This is a discussion on scp performance during local-to-remote file transfer - openssh ; Hi all, >From this version of HPN, SO_RCVBUF can be set with the "TcpRcvBuf" option on the client scp, but the scp launched by the sshd does not call the setsockopt(). As a result the performance of scp is good ...
>From this version of HPN, SO_RCVBUF can be set with the "TcpRcvBuf" option
on the client scp, but the scp launched by the sshd does not call the
setsockopt(). As a result the performance of scp is good when download a
file from remote-to-local but not when upload a file from local-to-remote.
Can you tell me what configuation settings makes the local-to-remote file
transfer faster and to get better throughput? Why don't we have an option
simillar to "TcpRcvBuf" for sshd ?
----- Original Message -----
From: "Chris Rapier"
Sent: Saturday, May 20, 2006 3:03 AM
Subject: New HPN Patch Released
> The HPN12 patch available from
> http://www.psc.edu/networking/projects/hpn-ssh addresses performance
> issues with bulk data transfer over high bandwidth delay paths. By
> adjusting internal flow control buffers to better fit the outstanding
> data capacity of the path significant improvements in bulk data
> throughput performance are achieved.
> In other words, transfers over the internet are a lot faster with this
> patch. Increase in performance of more than an order of magnitude are
> pretty common. If you make use of the now included NONE cipher I've hit
> data rates of more than 800Mbps between Pittsburgh and Chicago and
> 650Mbps between Pittsburgh and San Diego. The NONE cipher is only used
> during the bulk data transfer and *not* during authentication. This
> version of the patch makes the NONE cipher a server side configuration
> option so you don't have to enable it if you don't want to.
> Command line switches have been abandoned in favor of configuration
> options which are outlined below and in the HPN12-README included in the
> Other versions of the patch showed some performance decrease in local
> area network transfers. I've addressed this by changing the size of one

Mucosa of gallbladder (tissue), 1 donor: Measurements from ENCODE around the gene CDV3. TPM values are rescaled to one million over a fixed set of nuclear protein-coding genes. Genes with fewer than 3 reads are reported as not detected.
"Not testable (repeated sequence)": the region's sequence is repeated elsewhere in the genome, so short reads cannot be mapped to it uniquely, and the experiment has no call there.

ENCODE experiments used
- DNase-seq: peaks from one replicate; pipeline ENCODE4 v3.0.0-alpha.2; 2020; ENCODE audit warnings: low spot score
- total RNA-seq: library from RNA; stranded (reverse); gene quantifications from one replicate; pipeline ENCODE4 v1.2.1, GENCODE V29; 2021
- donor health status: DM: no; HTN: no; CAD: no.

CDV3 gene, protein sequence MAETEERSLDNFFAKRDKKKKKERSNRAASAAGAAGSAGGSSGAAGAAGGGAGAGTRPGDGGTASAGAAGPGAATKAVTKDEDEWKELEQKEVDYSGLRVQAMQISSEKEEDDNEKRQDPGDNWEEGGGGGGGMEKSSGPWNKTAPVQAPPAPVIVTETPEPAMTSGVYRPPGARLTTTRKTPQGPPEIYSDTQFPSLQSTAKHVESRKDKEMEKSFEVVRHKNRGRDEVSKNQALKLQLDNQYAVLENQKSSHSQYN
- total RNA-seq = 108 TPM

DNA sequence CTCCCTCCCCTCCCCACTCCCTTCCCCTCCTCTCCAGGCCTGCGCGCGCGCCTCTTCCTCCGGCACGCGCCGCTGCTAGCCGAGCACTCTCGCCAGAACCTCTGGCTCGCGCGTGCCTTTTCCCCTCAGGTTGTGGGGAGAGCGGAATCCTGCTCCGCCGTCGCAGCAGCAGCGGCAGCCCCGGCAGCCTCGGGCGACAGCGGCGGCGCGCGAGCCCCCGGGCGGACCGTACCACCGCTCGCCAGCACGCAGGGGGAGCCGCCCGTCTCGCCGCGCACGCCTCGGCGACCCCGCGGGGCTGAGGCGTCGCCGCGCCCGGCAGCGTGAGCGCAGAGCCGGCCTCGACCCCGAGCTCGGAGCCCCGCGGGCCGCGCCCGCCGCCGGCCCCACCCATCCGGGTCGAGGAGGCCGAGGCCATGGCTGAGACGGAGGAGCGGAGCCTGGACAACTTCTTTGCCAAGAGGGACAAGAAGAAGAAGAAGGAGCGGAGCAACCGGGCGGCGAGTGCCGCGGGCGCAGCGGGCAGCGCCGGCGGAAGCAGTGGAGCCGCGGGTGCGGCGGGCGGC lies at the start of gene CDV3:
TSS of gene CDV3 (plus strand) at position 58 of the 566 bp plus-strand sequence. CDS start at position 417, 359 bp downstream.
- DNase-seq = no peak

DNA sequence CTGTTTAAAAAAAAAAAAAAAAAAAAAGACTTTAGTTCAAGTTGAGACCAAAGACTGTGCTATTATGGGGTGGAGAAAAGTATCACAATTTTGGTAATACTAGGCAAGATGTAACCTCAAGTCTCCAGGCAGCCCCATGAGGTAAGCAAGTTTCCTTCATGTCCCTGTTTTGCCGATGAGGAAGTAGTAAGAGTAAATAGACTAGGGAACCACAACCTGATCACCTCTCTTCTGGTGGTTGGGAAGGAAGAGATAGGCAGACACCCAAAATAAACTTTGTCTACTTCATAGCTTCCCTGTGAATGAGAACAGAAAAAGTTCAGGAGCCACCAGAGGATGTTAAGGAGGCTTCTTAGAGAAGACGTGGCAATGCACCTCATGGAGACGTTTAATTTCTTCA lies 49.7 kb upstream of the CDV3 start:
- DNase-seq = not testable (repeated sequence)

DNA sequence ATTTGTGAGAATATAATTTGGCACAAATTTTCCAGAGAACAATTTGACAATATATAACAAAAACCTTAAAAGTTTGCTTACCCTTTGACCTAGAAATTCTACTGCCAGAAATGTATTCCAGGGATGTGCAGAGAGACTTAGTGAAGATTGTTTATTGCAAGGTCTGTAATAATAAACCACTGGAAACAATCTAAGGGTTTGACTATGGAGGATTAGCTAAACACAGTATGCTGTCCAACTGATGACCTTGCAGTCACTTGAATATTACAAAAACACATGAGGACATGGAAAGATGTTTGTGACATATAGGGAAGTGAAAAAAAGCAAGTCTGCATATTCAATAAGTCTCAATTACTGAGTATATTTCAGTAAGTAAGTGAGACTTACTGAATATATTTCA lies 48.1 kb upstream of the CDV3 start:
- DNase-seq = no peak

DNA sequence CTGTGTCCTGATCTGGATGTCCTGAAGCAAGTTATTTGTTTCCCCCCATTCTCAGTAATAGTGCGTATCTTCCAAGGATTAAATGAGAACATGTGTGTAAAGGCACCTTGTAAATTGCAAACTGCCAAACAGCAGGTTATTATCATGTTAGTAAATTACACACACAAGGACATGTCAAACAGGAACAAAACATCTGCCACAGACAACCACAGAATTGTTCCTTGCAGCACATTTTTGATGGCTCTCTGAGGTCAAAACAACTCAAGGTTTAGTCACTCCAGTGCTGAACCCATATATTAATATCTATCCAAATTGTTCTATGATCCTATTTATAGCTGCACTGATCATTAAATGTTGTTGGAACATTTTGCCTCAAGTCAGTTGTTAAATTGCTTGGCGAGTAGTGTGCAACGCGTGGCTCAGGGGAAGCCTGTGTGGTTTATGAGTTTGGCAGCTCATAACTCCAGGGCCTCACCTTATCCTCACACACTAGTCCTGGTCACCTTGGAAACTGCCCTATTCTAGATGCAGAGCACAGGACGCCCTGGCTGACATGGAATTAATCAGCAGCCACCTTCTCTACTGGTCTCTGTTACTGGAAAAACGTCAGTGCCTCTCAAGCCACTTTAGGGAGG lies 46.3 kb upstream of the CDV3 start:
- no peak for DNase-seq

> of the buffers (thanks Darren) and giving people the option of turning
> off HPN functionality. I've done my best to verify this by running
> several thousand tests and analyzing the results. These results are
> available from http://www.psc.edu/networking/projec...h/results.html
> However, there is always the chance that new problems have been
> introduced that didn't show up in my environment. So while I am
> reasonably confident there are no problems with this patch use al
> appropriate caution especially in production environments.
> Configuration options for HPN:
> TcpRcvBuf=[int] (KB) client
> set the TCP socket receive buffer to n Kilobytes. It can be set
> up to the maximum socket size allowed by the system. This is useful in
> situations where the tcp receive window is set low but the maximum
> buffer size is set higher (as is typical). This works on a per TCP
> connection basis. You can also use this to artificially limit the
> transfer rate of the connection. In these cases the throughput will be
> no more than n/RTT. The minimum buffer size is 1KB. Default is the
> current system wide tcp receive buffer size.
> TcpRcvBufPoll=[yes/no] client/server
> enable of disable the polling of the tcp receive buffer through
> the life of the connection. You would want to make sure that this option
> is enabled for systems making use of autotuning kernels (linux 2.4.24+,
> 2.6, MS Vista) default is no.
> NoneEnabled=[yes/no] client/server
> enable or disable the use of the None cipher. Care must always be
> used when enabling this as it will allow users to send data in the
> clear. However, it is important to note that authentication information
> remains encrypted even if this option is enabled. Set to no by default.
> NoneSwitch=[yes/no] client
> Switch the encryption cipher being used to the None cipher after
> authentication takes place. NoneEnabled must be enabled on both the
> client and server side of the connection. The connection attempt will
> fail with an error if a client requests a NoneSwitch from the server
> that does not explicitly have NoneEnabled set to yes. Set to no by
> HPNDisabled=[yes/no] client/server
> In some situations, such as transfers on a local area network, the
> impact of the HPN code produces a net decrease in performance. In these
> cases it is helpful to disable the HPN functionality. By default
> HPNDisabled is set to no.
> HPNBufferSize=[int] (KB) client/server
> This is the default buffer size the HPN functionality uses when
> interacting with nonHPN SSH installations. Conceptually this is similar
> to the TcpRcvBuf option as applied to the internal SSH flow control.
> This value can range from 1KB to 14MB (1-14336). Use of oversized or
> undersized buffers can cause performance problems depending on the
> length of the network path. The default size of this buffer is 2MB.
> TcpRcvBufPoll, if set to yes, will override this value. This behaviour
> may change in future versions.
> Comments, questions, and especially critiques are always welcome.
> Note: I did not attach the patch, as is customary, because its around
> 1900 lines.
> Chris Rapier
> Network Research & Application Engineer
> Pittsburgh Supercomputing Center
> openssh-unix-dev mailing list
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